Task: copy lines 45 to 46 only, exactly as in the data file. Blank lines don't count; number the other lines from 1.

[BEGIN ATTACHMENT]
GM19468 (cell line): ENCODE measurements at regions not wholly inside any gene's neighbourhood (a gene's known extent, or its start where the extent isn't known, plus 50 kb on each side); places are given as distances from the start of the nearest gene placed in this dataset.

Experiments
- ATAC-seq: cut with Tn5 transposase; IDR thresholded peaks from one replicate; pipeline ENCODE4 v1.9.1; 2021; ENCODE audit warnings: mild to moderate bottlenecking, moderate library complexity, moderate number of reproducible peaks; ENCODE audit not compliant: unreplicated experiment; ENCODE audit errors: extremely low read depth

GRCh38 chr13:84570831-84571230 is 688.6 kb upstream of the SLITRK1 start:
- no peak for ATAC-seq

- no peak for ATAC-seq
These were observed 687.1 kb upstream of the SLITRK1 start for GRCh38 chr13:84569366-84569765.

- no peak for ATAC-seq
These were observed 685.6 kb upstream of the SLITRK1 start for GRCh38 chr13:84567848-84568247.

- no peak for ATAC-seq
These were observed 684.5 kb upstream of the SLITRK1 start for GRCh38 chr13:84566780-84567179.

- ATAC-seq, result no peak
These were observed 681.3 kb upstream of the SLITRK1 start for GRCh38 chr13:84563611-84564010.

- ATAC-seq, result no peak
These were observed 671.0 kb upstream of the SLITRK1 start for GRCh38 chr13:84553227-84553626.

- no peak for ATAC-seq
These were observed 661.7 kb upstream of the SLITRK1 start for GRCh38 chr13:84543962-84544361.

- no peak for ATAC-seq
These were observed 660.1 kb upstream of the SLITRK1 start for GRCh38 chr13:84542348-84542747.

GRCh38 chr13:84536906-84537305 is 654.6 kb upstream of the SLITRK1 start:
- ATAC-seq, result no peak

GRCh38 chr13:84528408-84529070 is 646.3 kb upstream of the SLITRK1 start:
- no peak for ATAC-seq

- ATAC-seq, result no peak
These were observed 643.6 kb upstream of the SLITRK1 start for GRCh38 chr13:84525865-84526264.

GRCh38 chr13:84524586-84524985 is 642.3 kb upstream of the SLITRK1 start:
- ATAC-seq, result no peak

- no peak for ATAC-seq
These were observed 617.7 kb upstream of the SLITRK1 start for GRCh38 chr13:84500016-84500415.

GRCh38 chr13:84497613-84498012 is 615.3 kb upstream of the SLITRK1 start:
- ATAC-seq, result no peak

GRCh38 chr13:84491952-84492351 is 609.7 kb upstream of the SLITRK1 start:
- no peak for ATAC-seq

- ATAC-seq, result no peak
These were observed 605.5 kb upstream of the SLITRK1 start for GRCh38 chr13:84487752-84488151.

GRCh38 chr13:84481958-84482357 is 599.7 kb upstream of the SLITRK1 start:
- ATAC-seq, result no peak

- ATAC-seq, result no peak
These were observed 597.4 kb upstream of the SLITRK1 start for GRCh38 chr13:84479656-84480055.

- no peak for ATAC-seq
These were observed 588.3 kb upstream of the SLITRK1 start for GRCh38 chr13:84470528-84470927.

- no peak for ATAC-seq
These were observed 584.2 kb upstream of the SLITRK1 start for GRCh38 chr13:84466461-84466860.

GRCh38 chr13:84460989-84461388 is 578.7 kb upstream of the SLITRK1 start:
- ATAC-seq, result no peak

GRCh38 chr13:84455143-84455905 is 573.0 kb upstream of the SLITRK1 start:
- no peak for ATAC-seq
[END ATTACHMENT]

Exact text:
- ATAC-seq, result no peak

GRCh38 chr13:84455143-84455905 is 573.0 kb upstream of the SLITRK1 start: